video thumbnail

SD@LAD: Kershaw fires three-hit gem for eighth win

The last time Clayton Kershaw took the Busch Stadium mound, he and the Dodgers were dealt a season-ending blow by the Cardinals in the National League Championship Series.

Kershaw allowed seven runs and 10 hits in four innings in Game 6 last October, but he's coming into Sunday night's showdown with eight straight wins and fresh off a 41-inning scoreless innings streak that was snapped in a complete-game, one-run outing against the Padres.

The All-Star ace will take the mound in prime time, and it could be a preview of another October showdown. The Dodgers, jockeying for first place with NL West rival San Francisco, have their eyes on returning to the NLCS.

"We feel like we're capable," Dodgers manager Don Mattingly said. "Obviously, I don't take anything for granted. Anything can happen. An injury to a couple of key guys puts you in a bad spot. At this point, it's setting up to be fun. I know when I was retired, I didn't really start watching until this time of year when all of the pennant races were going because you liked to see how teams reacted down the stretch."

Should the Dodgers earn a playoff berth, they could very well return to St. Louis. The Cardinals, who have taken the first two games of the series, are in the midst of a playoff push of their own in the NL Central, battling the Brewers, Pirates and Reds.

"Well, we know they've got a good club," Mattingly said. "That division is a tough division. Cincinnati and Pittsburgh and Milwaukee. Everybody can't make it, but obviously they're capable. They kind of have that pedigree about them, they seem to be there every year at the end of the year and play well when they need to. I'm assuming they'll be right there." 

The Cardinals will hand the ball to right-hander Carlos Martinez, who is making his seventh start of the season after moving from an eighth-inning setup role. He's 2-4 on the year with a 4.43 ERA in 63 innings.

In the process of building up his pitch count, Martinez lasted 4 1/3 innings against the Dodgers in Los Angeles, allowing just one run in a 3-1 Cardinals win June 27. But he struggled in an NL Central battle against the Brewers in Milwaukee in his last start before the All-Star break, allowing four runs on seven hits in four innings.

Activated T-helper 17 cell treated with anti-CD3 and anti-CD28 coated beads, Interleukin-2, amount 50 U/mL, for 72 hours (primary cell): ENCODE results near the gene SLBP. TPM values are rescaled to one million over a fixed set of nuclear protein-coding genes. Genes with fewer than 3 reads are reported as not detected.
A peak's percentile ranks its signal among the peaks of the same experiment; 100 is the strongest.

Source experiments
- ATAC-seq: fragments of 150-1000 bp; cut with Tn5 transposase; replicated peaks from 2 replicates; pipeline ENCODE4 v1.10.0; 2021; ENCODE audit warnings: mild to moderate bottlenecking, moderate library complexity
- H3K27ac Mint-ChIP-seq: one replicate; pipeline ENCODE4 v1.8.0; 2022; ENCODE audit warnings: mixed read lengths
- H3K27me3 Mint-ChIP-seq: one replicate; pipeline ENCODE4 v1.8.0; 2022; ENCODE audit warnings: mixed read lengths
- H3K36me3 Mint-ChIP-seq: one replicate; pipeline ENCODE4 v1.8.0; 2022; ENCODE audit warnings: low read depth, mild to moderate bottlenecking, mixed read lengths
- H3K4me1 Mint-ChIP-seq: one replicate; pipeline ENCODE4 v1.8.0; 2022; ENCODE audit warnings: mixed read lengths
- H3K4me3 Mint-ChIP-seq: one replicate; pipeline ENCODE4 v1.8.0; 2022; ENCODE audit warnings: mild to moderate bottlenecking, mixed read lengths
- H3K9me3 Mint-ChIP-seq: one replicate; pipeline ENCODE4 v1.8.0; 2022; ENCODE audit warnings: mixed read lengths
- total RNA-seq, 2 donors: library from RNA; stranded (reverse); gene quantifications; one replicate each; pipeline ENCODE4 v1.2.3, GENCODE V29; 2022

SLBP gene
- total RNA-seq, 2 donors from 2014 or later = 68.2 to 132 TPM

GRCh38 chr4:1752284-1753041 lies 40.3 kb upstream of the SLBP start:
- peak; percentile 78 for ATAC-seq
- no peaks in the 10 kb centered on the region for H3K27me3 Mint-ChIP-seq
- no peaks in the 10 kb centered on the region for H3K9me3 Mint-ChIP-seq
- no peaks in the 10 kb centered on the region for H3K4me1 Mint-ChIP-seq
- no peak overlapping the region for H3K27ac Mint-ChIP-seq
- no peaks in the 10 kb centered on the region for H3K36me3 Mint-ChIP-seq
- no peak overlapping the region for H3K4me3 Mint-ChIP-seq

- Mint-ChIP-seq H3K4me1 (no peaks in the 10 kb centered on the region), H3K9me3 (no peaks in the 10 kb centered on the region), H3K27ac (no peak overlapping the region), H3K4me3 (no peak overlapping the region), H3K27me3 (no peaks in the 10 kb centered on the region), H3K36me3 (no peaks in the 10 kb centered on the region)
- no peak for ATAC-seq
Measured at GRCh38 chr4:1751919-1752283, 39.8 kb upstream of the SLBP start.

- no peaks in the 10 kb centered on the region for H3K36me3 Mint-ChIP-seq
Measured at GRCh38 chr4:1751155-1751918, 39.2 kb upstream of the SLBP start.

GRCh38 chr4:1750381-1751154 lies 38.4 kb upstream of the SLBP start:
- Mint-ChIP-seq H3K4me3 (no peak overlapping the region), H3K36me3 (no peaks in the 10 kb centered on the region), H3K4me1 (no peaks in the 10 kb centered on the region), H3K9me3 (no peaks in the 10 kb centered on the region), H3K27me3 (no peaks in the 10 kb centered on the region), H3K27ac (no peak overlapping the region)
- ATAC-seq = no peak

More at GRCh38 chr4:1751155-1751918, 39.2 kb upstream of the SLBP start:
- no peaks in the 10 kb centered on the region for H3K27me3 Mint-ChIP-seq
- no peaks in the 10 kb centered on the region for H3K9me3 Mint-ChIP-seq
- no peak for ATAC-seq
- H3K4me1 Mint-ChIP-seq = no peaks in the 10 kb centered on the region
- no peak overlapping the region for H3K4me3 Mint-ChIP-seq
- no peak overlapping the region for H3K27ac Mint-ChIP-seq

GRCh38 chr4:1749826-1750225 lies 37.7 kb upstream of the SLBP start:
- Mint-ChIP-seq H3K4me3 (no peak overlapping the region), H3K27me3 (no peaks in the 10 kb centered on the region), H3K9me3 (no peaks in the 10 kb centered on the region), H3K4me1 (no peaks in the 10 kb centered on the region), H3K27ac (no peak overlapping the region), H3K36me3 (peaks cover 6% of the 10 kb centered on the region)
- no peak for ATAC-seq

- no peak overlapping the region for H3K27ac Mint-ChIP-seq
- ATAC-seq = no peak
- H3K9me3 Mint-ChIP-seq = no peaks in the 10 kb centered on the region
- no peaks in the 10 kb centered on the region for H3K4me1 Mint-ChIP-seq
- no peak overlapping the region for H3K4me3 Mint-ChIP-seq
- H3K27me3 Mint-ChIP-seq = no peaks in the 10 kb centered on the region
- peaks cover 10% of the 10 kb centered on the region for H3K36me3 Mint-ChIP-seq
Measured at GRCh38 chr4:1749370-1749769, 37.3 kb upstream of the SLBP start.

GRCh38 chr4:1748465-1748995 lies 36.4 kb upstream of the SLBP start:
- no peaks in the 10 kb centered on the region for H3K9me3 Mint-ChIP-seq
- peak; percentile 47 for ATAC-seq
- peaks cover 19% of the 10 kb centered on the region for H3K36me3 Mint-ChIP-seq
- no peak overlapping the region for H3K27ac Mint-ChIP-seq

"We've seen him take some good steps forward," Cards manager Mike Matheny said. "I believe in Milwaukee we saw him take a step back. I think he got his emotions ahead of himself a little bit, and the consistency wasn't there. I thought every start up until that point, he had taken great strides in pitching instead of just throwing. I think all the excitement of what was going on, chasing down the Brewers, I think that might have gotten the best of him in that particular situation."

Could emotion get the best of Martinez against the Dodgers -- in what could be a playoff preview?

"Every one of these games you could start putting together a plot line," Matheny said. "Hopefully, these guys are beyond that, and if not, they're going to have to learn the hard way. The more you start putting all those other variables into it and get away from, 'I have to go out there and make a pitch right now…' they're going to take lumps until they figure that out. His stuff, if he can keep all these outside distractions and influences at bay, he's going to do fine."

Cardinals: Wong's shoulder improved
• The All-Star break worked wonders for Cards second baseman Kolten Wong, who returned without any discomfort in his left shoulder.

He spent 15 days on the disabled list before the break with a left shoulder contusion.

"My shoulder is feeling really good now," he said. "I just basically did nothing the entire break. I tried to get my body to 100 percent. It's never going to be 100 percent, but my shoulder is back to normal."

Wong opened the second half with a two-hit game in which he scored two of the Cardinals' three runs. He tacked on another two hits in Saturday's 4-2 victory and has hit safely in nine of 10 games since returning from the DL. His five home runs are the most by a Cardinals second baseman in July since 1977, when Mike Tyson also had five.

Dodgers: Mattingly seeking offense
• The Dodgers have gone 3-4 in their last seven games -- scoring a combined 11 runs.

Mattingly has noticed the lack of punch in his lineup.

"We haven't had a lot of offense in general, to be honest with you," he said. "The runs aren't flowing very well right now, but hopefully they will. I look at our numbers, start looking at walks and on-base [percentage], and we're like third."

The Dodgers have relied on a strong rotation, and Mattingly said he thinks, in general, the game has become more pitching-dominated over the years.

"You're going, 'Maybe this is offense now, maybe this is where baseball is at right now. Maybe we have hit our stride,'" he said. "It's working a little bit. I think this last little section of games, we're better than that, and I think we'll put up more runs than that. But offenses in general don't really score nowadays."

Worth noting
• St. Louis catcher Tony Cruz is expected to start behind the plate Sunday after getting Saturday off. George Kottaras made his first start for the Cardinals and collected his first hit with the club.

• Dodgers right-hander Josh Beckett is expected to come off the disabled list and start Tuesday. He's looking to pitch through left hip impingement, which could impact him for the rest of the season. Beckett revealed Saturday that the actual diagnosis is a torn labrum with two cysts. Comments